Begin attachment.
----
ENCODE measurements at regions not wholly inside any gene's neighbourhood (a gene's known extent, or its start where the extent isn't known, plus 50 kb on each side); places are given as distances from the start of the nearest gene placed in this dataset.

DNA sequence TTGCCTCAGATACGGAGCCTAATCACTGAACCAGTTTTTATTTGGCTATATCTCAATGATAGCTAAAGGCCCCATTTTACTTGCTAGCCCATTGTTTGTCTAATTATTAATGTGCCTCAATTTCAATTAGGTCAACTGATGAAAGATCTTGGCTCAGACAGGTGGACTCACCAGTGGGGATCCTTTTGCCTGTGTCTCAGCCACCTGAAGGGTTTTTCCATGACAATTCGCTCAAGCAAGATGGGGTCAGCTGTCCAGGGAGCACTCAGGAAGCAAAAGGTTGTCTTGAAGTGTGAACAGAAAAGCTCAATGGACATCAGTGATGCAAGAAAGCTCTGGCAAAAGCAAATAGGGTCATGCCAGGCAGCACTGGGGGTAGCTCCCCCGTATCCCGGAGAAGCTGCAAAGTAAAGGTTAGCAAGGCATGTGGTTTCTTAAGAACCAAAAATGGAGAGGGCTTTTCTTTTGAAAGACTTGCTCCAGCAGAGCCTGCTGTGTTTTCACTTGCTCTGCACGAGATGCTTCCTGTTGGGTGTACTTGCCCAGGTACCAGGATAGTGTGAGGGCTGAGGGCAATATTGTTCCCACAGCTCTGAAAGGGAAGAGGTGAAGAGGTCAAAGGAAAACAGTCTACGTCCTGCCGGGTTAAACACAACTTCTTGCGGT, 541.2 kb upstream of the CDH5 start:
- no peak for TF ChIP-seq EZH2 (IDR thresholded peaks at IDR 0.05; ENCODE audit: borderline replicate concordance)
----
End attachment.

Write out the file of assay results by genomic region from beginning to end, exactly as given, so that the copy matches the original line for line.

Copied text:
ENCODE measurements at regions not wholly inside any gene's neighbourhood (a gene's known extent, or its start where the extent isn't known, plus 50 kb on each side); places are given as distances from the start of the nearest gene placed in this dataset.

DNA sequence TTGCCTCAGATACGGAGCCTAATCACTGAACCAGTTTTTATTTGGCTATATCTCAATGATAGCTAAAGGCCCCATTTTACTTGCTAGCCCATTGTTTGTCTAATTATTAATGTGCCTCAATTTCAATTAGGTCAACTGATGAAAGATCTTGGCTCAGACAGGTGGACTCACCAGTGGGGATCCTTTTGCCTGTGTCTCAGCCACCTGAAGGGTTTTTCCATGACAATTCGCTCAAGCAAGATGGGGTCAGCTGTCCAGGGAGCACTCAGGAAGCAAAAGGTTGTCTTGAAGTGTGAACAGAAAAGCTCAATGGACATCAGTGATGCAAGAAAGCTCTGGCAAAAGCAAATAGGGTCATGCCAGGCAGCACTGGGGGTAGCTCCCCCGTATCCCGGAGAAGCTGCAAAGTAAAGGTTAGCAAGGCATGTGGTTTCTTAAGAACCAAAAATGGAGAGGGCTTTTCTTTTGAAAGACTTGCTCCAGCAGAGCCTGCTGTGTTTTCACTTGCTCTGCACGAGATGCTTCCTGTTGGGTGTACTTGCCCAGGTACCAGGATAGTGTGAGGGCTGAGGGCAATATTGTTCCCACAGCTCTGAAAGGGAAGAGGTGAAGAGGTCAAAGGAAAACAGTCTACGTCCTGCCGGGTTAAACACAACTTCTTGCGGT, 541.2 kb upstream of the CDH5 start:
- no peak for TF ChIP-seq EZH2 (IDR thresholded peaks at IDR 0.05; ENCODE audit: borderline replicate concordance)